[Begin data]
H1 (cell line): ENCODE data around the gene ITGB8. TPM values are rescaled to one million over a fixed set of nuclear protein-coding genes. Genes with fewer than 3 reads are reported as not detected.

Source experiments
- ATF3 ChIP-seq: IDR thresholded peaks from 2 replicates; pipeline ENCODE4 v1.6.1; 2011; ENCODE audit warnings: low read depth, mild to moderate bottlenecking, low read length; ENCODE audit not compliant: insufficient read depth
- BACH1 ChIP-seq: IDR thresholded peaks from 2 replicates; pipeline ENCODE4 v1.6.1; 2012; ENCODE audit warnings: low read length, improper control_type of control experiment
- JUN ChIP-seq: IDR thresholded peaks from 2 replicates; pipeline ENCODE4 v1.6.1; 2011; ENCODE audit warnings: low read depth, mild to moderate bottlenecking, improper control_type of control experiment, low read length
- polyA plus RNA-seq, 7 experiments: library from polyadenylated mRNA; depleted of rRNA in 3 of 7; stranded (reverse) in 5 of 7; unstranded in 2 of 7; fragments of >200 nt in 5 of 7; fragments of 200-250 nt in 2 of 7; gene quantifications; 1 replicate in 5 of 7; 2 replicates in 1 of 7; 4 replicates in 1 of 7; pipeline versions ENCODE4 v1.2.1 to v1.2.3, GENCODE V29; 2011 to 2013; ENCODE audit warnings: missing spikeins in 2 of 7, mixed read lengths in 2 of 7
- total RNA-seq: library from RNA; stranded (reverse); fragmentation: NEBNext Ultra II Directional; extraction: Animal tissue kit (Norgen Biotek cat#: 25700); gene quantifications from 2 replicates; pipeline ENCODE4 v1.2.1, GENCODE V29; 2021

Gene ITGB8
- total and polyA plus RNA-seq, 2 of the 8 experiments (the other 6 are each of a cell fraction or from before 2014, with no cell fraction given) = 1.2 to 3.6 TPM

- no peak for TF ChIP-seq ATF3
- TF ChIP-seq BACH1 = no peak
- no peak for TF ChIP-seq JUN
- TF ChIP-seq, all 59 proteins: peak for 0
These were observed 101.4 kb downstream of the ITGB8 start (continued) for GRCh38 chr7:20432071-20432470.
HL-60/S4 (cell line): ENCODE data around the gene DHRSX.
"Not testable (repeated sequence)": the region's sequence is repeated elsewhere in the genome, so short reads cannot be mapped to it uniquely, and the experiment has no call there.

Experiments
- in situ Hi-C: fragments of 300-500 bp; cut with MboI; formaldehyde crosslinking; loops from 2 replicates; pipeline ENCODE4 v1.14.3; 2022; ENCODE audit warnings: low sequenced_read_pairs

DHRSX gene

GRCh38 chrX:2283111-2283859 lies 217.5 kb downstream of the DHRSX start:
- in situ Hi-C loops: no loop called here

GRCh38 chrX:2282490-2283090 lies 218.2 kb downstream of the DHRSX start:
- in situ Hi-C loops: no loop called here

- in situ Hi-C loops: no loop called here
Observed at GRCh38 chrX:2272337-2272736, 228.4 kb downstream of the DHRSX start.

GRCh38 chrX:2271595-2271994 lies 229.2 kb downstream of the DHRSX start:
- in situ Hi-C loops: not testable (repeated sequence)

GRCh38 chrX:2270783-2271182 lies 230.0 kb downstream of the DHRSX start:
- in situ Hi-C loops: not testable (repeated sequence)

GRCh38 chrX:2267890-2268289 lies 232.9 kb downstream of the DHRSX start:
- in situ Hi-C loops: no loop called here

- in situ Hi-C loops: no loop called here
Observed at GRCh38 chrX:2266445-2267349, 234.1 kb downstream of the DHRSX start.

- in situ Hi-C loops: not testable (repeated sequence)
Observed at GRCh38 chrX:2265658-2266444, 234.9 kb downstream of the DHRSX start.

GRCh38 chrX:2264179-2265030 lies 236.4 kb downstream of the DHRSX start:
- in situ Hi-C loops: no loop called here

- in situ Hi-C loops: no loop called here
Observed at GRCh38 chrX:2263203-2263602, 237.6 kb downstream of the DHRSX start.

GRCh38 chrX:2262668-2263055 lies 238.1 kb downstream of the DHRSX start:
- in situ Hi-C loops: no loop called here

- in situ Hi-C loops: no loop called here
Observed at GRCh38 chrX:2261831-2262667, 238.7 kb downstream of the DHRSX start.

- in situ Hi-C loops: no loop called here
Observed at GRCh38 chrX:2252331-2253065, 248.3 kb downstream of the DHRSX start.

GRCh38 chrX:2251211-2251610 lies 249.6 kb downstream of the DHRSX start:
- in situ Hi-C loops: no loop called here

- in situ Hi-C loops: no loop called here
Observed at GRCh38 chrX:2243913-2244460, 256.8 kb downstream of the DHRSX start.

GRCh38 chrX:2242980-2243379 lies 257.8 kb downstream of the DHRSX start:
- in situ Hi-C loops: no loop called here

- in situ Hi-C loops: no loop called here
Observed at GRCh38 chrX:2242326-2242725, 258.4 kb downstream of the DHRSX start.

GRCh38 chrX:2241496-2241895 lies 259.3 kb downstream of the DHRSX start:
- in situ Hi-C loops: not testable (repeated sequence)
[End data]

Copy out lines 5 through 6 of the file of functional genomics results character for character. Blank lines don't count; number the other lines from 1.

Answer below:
- JUN ChIP-seq: IDR thresholded peaks from 2 replicates; pipeline ENCODE4 v1.6.1; 2011; ENCODE audit warnings: low read depth, mild to moderate bottlenecking, improper control_type of control experiment, low read length
- polyA plus RNA-seq, 7 experiments: library from polyadenylated mRNA; depleted of rRNA in 3 of 7; stranded (reverse) in 5 of 7; unstranded in 2 of 7; fragments of >200 nt in 5 of 7; fragments of 200-250 nt in 2 of 7; gene quantifications; 1 replicate in 5 of 7; 2 replicates in 1 of 7; 4 replicates in 1 of 7; pipeline versions ENCODE4 v1.2.1 to v1.2.3, GENCODE V29; 2011 to 2013; ENCODE audit warnings: missing spikeins in 2 of 7, mixed read lengths in 2 of 7